The Lesbian, Gay, Bisexual, Transgender, and Queer (“LGBTQ+”) community has won major legal victories in the last twenty years, but at least one group remains left behind in those victories. The bisexual population is often ignored, erased, and discriminated against by both homosexual and heterosexual individuals and communities. This is true despite the fact that bisexuals outnumber both lesbian women and gay men. This erasure and discrimination affects bisexuals in different areas of life and the law, including the employment context. Title VII of the Civil Rights Act of 1964 (“Title VII”), which protects against employment discrimination on the basis of sex, has long been used as a tool for legal activists to protect the LGBTQ+ community from employment discrimination. For years, this strategy had mixed success in lower courts and no success in circuit courts or with the Equal Employment Opportunity Commission (“EEOC”).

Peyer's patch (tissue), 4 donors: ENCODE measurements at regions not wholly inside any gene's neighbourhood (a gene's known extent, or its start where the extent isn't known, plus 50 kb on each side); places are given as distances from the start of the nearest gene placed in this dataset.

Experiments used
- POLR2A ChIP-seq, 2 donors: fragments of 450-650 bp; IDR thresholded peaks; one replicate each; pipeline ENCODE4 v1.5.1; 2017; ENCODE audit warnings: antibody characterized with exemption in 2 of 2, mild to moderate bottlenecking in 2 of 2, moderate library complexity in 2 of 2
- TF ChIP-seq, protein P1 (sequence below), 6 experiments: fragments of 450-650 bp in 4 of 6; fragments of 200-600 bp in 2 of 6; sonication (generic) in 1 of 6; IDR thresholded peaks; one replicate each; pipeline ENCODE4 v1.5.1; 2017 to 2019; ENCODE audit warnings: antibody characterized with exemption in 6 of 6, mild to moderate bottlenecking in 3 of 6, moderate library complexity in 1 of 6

Elizabeth C. Burneson,
The Invisible Minority: Discrimination Against Bisexuals in the Workplace,
U. Rich. L. Rev.
Available at: https://scholarship.richmond.edu/lawreview/vol52/iss5/8
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